Last month, an El Paso woman was shot in the leg by a stray bullet coming from a gunfight in Juarez, Mexico – one of the most dangerous cities in the world.
According to the victim, Maria Romero, she was in the wrong place at the wrong time when she got shot.
What was she doing? She was doing some morning shopping in downtown EL Paso, TX, on Tuesday Feb. 21.
“We were going to see some pieces for a cake, some roses to mount the cake,” Romero told local reporters.
It was around 11 a.m. when a bullet struck the 48-year-old’s left calf, penetrating straight through. She was pushing a baby stroller at the time of the incident; her daughter was inside it.
The wound was caused by a “full metal jacket hard-nosed bullet probably fired from an assault rifle” said Greg Allen, El Paso’s chief of police. That, he added, along with the distance it was fired from is the reason the projectile caused a clean exit would.
“When we heard the bang, we all yelled and when people saw that my leg was bleeding, everyone was surprised to see that this was happening here in the U.S.,” Romero said. “From the sound of it we thought that someone was shot close by, we never imagined it came from Juarez.”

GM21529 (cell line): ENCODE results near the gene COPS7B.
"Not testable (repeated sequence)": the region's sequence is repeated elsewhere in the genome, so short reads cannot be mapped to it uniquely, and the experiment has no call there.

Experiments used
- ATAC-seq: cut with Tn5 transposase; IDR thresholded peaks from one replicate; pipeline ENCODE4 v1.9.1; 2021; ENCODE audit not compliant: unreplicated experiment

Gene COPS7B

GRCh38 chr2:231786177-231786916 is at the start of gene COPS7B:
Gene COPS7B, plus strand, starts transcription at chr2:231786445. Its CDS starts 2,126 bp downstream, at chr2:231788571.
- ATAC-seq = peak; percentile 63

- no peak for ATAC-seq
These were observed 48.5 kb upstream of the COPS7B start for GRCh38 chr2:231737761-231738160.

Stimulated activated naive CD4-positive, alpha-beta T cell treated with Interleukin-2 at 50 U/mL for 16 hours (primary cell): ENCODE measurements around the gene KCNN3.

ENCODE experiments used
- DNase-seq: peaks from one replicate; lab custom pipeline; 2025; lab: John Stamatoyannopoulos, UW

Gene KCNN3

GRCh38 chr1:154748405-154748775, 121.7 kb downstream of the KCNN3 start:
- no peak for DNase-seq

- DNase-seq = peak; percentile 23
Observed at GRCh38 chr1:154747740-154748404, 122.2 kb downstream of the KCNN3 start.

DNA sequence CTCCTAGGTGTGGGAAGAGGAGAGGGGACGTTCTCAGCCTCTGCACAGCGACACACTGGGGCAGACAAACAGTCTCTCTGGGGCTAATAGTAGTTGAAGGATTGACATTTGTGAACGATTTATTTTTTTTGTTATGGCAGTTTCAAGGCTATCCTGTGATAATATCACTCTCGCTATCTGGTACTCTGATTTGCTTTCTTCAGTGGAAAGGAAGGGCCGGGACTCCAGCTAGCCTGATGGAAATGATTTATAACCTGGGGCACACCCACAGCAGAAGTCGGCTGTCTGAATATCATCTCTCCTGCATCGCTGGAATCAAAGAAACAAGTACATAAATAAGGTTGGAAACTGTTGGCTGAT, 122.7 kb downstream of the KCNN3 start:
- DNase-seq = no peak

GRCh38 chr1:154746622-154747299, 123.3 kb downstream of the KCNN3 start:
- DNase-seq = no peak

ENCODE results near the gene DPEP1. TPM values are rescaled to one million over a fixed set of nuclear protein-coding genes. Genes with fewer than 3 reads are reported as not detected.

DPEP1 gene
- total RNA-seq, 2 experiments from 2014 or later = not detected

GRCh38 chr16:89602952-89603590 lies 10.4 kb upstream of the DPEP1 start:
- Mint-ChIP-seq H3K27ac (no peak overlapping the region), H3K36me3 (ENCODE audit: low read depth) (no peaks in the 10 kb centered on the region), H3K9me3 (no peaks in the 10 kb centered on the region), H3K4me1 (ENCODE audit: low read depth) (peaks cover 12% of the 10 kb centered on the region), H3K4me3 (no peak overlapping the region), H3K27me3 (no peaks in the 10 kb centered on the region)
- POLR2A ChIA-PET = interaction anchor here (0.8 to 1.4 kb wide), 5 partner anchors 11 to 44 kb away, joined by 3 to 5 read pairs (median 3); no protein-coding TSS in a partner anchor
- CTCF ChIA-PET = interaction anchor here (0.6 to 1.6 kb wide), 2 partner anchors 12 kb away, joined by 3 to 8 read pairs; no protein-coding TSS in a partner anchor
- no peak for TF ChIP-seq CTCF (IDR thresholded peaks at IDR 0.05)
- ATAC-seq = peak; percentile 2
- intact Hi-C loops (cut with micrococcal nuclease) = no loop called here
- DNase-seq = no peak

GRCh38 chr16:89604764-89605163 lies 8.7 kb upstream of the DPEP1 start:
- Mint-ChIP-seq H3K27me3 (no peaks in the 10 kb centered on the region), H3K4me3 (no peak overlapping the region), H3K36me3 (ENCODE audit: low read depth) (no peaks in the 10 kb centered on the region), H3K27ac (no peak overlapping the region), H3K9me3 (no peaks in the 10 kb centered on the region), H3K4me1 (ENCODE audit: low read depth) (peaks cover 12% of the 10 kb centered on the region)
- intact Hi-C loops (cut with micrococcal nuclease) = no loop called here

“The police said that if it was close by it would have torn my leg apart, a bullet that size,” said Romero. Thankfully, Romero was okay following the shooting. She was treated and released from the hospital later that day.
Authorities believed that bullet came from a gunfight involving Juarez police and suspected carjackers not too far away from the U.S. border. Chief Allen said that reports suggested that up to 50 shots were fired during the melee.
In an attempt to trace the bullet to back to a gun/gun owner, the bullet was sent to the
Texas Department of Public safety for ballistic testing. Thus far, it’s unclear who fired the bullet.
Since the drug-related violence has escalated in Mexico since 2006 (for details, click here), stray bullets have continued to fly into El Paso. So far, the local high school, City Hall and the University of El Paso have all been hit. And now, for the first time (and hopefully the last) a person.
City officials seem to be almost fatalistic about the drug war going on across the border and the danger it presents to El Paso residents.
El Paso Mayor John Cook told residents to remain calm after the shooting, saying there is “no way to prevent incidents like this from happening” and the odds of getting hit by a stray bullet are minimal.
Is Mayor Cook correct? Is there no way to prevent stray bullets from zinging over into public areas? Is it just a matter of being in the wrong place at the wrong time as Romero suggested?
Romero is resigned to that conclusion. “There’s no one to blame. That bullet came, hit me, there’s nothing else,” she stated.
It should be noted that Mexican officials have denied that the bullet came from their side of the border. Moreover, Chief Allen admitted that the ballistic testing is unlikely to yield an owner of the gun.
Pictures Courtesy of kdbc.com